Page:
Posted on Oct 12, 2014
LTC Instructor
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I am writing (edit: already wrote) a paper on the Hobby Lobby decision, and I know that many RP members are deeply religious. For obvious reasons, almost no RP members are conscientious objectors (i.e. opposed to all war and supporting it in any form; pacifists are one example). Do you think a religious business should be able to deny a Reservist to return to his job after a deployment? This is a hypothetical. As far as I know this has not happened yet.

The Supreme Court in Hobby Lobby said that employers can avoid statutory obligations (e.g. paying for health insurance which covers contraceptives that destroy fertilized eggs, otherwise termed "abortifacient" contraceptives) if following the law would substantially burden the exercise of their religion. In the Hobby Lobby case, the employers won and now will not have to fund insurance for abortifacients.

What about other laws, and other employers? Mennonites, for example, are conscientious objectors, and owners of large businesses. Should they be allowed to deny a Reservist's right to get his or her job back after a deployment because supporting war violates their religious principles? The law that requires this is called USERRA, you can read about it here: http://www.dol.gov/vets/programs/userra/.

There are other examples: some believe God commanded the races to remain separate (i.e. KKK); some religions do not permit vaccinations or surgery; some do not permit unwed couples to live together.
Posted in these groups: Reserves_logo ReservesImages_(25) LawWorld-religions-2 Religion
Edited 6 y ago
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SSG Tim Everett
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You know, I'm going to be honest -- under the Supreme Court ruling, this very thing could feasibly happen. And it would be both ironic and appropriate -- we have opened that door. By affording rights to a corporation, and preaching about equality, this opens the door for religious-based businesses of ANY faith to discriminate. So everyone who supported this decision, don't make a big deal when it happens, or when a Muslim shopkeeper discriminates against customers because they're Christian or Jewish or whatever.
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MAJ Deputy Director, Combat Casualty Care Research Program
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Not sure about this exact situation, but I think Justice Ginsberg is correct in her prediction that this decision will have far more implications than anyone is seeing at the moment.
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LTC Instructor
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That is my thought as well. On the other hand, I agree with the majority that the Religious Freedom Restoration Act was designed to accomplish exactly what it did in the Hobby Lobby case. I think the majority applied the law properly; the problem is with the law. Neither the First Amendment nor RFRA excuse conscientious objectors from paying federal taxes (which go toward funding war), so neither should excuse conscientious objector employers from employing or reemploying Reservists who fight in or support war efforts.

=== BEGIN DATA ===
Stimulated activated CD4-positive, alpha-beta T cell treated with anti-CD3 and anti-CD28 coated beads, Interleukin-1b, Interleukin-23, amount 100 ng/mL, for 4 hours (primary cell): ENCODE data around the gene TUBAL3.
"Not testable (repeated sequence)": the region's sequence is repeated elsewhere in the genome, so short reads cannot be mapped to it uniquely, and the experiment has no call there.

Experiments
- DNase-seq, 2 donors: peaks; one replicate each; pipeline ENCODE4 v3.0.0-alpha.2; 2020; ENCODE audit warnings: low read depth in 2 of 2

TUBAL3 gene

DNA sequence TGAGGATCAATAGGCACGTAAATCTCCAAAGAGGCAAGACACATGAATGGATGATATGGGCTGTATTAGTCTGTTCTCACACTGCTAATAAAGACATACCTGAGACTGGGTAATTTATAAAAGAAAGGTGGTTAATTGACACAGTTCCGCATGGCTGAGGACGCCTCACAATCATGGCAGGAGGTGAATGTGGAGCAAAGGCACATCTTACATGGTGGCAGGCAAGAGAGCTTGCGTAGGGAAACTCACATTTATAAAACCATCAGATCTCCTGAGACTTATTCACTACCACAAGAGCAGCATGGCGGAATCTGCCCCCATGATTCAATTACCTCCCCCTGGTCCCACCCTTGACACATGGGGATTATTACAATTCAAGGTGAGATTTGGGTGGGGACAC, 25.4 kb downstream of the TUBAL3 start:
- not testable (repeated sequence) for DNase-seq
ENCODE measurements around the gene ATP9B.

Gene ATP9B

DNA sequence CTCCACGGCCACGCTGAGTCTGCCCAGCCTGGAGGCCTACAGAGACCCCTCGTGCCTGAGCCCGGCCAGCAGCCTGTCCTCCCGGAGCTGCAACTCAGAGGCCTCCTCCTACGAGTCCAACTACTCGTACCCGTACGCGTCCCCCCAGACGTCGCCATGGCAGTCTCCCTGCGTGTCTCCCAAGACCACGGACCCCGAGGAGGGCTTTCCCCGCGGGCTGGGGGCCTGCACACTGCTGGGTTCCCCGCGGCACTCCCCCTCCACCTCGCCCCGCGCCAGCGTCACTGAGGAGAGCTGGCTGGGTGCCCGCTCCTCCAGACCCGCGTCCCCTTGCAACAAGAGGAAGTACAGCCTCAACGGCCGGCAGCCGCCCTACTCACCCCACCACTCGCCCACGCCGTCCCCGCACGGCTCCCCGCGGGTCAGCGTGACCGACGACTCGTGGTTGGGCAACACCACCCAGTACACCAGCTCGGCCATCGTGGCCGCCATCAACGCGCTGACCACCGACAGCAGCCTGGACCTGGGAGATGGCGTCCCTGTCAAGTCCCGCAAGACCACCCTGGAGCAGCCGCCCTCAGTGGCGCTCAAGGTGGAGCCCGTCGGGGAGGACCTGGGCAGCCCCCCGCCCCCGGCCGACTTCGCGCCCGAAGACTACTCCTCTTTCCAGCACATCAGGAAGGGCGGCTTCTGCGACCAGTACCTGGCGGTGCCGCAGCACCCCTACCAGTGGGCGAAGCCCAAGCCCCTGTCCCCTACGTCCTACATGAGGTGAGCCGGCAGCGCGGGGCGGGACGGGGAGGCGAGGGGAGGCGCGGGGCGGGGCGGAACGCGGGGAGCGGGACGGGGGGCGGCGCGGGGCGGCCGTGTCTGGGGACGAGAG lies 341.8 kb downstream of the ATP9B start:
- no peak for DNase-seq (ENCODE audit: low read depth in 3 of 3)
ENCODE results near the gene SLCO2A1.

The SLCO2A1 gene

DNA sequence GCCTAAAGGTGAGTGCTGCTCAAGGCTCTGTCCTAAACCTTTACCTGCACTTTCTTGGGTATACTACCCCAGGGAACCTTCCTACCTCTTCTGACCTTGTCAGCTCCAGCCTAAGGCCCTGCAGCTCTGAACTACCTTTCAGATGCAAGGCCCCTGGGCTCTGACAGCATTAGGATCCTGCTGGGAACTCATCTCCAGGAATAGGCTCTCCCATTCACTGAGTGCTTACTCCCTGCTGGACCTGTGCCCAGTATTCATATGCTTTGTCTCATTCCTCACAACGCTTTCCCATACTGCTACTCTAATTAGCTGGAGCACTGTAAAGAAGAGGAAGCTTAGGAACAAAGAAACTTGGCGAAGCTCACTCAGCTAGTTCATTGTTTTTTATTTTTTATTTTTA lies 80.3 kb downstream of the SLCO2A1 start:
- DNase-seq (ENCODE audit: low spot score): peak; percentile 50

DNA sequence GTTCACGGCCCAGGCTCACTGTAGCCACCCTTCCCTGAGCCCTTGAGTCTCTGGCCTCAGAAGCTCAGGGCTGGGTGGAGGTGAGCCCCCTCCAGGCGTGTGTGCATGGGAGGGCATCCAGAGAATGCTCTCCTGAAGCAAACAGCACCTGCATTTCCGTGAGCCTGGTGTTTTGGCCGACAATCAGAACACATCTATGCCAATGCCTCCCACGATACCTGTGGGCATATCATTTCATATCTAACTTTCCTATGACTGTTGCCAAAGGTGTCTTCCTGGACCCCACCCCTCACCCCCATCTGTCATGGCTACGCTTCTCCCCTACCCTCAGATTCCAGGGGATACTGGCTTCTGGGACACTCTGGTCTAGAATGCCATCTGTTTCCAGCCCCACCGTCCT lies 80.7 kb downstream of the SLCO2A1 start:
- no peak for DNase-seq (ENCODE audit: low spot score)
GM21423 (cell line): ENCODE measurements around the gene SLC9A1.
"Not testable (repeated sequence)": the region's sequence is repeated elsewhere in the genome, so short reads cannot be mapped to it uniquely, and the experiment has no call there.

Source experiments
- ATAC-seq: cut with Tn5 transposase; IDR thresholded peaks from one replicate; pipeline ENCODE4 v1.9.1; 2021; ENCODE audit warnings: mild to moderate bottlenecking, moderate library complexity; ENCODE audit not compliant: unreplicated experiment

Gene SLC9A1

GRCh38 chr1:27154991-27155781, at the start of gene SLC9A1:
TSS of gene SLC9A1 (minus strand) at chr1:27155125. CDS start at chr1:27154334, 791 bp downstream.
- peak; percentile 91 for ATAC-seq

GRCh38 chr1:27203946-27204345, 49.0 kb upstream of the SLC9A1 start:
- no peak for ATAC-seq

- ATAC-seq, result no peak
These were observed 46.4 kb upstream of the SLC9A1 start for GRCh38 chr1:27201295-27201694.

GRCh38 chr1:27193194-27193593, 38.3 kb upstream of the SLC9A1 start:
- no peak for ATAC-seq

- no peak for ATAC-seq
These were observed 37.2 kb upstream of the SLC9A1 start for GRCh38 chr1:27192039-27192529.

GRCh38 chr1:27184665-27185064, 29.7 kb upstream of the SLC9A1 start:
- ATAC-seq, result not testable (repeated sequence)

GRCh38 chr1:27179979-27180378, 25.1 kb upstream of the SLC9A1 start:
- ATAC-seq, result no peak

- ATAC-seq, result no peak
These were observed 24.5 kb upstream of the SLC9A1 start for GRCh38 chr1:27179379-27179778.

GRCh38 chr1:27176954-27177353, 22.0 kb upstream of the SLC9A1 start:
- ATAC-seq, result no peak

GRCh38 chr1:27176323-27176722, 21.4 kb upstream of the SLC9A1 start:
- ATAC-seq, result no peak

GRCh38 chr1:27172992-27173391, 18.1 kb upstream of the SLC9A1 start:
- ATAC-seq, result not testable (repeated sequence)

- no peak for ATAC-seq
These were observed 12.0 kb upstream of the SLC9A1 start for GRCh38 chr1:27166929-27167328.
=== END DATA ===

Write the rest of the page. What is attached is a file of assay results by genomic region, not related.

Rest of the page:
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MAJ Operations Officer (S3)
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If the reservist had a job with the business prior to deploying, the business does not have any grounds to not give the job back upon redeployment. They were already "supporting war" by having a Soldier work there, even if he/she hadn't deployed. But, a business should be able to use status as a reservist as a valid reason to not hire someone to begin with.

My question about this area is, should a business be able to fire an employee that wants to join the Reserves/National Guard? I think this is a more difficult scenario because the employee is introducing a NEW condition that didn't exist at the time of his original employment. Potentially adding a burden to the business that didn't exist when he got the job.
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Capt Chief, 353 Sog Current Ops
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I absolutely agree with the first part. Regarding the second, I would think the introduction of a new condition would warrant reconsideration of employment, because a person deserves to know what they're investing in.
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SGT Curtis Earl
SGT Curtis Earl
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In a right to work state, an employee could hire a reservist and terminate that same reservist for no reason whatsoever. It's not a guarantee that the reservist's duty is conflicting with business interests. Hiring a guardman or reservist doesnt necessarily equate to support.

When it comes to mobilization or deployments, the employer is being asked for an extended sacrifice and that could be considered support for a war or political agenda. This new law allows employers to say "My God doesn't support war and you're a warrior. You can not work here."

As long as school districts are legally firing teachers for being unwed mothers and pizza shops are legally refusing gay business, veterals are also vulnerable.
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